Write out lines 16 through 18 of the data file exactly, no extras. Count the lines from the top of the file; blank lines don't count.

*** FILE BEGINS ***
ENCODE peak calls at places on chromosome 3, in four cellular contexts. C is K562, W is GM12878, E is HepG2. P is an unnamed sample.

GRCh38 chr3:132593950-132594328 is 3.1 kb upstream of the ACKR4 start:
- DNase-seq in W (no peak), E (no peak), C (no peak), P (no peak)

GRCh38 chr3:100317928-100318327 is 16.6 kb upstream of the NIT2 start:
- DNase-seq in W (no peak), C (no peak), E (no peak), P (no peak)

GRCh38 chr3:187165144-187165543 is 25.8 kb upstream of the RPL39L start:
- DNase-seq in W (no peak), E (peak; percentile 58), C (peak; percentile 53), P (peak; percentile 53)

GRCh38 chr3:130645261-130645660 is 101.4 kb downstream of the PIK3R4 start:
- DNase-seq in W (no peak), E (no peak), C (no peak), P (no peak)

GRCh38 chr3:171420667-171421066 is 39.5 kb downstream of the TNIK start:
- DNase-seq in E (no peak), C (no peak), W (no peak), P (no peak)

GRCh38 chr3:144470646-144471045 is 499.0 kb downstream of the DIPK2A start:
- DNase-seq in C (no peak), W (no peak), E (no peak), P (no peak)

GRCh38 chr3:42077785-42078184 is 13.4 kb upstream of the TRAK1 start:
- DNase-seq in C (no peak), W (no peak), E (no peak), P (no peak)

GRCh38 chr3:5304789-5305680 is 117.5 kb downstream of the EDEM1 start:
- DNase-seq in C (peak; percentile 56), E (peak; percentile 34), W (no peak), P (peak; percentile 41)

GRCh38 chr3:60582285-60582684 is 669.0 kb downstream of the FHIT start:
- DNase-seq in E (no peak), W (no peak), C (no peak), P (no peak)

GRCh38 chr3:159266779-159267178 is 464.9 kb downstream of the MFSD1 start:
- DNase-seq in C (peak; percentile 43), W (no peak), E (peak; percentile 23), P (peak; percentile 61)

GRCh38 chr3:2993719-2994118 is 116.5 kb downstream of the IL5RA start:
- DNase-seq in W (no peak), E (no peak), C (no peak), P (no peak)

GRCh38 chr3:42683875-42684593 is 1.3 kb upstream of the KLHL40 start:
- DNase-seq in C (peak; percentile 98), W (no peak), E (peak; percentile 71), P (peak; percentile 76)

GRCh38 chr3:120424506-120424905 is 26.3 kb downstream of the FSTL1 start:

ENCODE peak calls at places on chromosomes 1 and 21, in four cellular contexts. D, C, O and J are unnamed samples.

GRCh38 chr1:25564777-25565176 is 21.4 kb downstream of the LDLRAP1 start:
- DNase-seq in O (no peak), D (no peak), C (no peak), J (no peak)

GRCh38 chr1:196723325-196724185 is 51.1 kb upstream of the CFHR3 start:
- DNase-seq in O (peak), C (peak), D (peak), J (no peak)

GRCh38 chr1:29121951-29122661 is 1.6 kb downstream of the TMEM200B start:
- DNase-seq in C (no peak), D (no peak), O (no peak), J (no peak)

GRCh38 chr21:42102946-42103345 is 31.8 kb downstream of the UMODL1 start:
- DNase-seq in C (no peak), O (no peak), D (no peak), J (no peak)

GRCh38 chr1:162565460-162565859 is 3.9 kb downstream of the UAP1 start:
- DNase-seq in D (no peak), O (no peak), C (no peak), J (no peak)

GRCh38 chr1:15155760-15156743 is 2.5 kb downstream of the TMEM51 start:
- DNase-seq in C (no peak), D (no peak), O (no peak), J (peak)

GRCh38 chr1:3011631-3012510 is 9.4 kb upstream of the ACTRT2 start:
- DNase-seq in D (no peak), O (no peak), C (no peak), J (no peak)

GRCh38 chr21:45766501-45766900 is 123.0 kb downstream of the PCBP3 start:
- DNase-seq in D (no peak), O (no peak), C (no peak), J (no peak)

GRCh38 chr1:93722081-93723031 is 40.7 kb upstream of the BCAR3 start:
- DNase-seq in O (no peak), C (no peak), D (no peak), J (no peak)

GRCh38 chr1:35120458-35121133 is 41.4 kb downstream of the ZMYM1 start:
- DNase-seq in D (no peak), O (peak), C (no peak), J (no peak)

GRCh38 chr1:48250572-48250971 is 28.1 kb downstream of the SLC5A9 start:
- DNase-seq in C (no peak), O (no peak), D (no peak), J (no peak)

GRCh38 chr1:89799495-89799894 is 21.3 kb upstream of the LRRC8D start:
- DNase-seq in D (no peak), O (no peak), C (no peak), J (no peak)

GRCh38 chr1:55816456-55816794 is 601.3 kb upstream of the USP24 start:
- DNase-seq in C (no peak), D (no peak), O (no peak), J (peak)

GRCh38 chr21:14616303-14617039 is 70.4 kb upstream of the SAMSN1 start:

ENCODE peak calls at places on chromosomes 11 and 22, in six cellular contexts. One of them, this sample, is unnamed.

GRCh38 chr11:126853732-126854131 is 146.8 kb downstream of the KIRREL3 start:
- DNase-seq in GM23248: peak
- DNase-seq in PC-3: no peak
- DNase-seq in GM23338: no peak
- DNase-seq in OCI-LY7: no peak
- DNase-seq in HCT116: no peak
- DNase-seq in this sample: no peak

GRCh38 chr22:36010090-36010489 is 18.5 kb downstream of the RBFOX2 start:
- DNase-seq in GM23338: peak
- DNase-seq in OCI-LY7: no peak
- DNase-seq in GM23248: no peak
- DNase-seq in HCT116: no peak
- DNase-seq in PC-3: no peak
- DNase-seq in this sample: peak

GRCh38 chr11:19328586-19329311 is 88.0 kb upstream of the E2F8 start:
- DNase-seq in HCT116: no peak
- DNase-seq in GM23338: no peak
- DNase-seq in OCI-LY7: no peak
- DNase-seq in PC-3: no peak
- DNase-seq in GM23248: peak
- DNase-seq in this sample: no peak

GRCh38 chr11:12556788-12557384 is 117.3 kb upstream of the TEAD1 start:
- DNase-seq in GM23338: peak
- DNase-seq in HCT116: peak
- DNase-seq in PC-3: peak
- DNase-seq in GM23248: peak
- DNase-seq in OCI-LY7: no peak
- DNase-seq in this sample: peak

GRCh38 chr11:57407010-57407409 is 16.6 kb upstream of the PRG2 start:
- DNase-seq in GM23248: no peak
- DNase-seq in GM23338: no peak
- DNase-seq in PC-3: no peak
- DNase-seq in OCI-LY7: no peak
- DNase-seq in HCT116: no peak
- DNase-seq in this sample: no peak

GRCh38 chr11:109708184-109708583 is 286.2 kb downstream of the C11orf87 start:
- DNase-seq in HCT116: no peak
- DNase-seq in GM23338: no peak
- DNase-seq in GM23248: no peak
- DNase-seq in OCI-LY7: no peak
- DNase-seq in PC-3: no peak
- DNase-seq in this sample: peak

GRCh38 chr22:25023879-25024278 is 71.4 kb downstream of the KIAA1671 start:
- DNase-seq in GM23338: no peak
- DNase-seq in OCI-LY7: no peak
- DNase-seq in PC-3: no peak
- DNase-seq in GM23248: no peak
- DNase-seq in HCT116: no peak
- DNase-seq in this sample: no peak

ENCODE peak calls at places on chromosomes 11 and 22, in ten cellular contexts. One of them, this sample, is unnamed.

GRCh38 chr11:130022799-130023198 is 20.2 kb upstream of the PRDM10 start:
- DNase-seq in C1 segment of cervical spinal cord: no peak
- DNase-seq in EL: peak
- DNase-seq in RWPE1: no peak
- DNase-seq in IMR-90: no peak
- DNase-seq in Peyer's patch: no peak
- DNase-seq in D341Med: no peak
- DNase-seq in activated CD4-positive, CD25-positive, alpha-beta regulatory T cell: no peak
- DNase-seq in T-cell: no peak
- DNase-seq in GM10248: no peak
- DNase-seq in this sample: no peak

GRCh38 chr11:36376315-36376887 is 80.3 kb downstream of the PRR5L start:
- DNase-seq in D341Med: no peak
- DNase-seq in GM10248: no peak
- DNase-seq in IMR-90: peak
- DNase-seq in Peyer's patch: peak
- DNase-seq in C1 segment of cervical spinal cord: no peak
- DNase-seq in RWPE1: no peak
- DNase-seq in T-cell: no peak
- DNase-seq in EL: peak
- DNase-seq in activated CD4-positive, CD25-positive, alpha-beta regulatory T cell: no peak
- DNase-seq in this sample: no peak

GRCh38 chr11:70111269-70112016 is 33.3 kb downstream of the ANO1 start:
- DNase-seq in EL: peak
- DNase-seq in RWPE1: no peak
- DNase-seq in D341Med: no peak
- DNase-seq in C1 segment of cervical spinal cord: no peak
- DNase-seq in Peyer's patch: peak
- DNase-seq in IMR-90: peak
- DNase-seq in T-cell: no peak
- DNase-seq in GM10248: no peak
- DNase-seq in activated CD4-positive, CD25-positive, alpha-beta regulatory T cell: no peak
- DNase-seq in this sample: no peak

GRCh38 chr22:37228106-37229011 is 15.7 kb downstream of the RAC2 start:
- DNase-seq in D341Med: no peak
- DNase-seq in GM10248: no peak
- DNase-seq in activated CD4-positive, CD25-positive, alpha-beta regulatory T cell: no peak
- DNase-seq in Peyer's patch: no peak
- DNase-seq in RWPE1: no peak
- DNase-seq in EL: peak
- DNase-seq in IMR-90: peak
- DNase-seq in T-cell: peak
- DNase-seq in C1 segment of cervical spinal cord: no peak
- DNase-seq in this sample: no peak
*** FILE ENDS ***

GRCh38 chr3:5304789-5305680 is 117.5 kb downstream of the EDEM1 start:
- DNase-seq in C (peak; percentile 56), E (peak; percentile 34), W (no peak), P (peak; percentile 41)

GRCh38 chr3:60582285-60582684 is 669.0 kb downstream of the FHIT start: